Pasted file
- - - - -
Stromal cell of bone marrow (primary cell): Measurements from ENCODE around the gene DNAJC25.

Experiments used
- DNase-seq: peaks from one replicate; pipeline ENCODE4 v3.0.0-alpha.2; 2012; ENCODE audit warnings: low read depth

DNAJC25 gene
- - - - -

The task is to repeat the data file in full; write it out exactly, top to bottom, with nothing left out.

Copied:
Stromal cell of bone marrow (primary cell): Measurements from ENCODE around the gene DNAJC25.

Experiments used
- DNase-seq: peaks from one replicate; pipeline ENCODE4 v3.0.0-alpha.2; 2012; ENCODE audit warnings: low read depth

DNAJC25 gene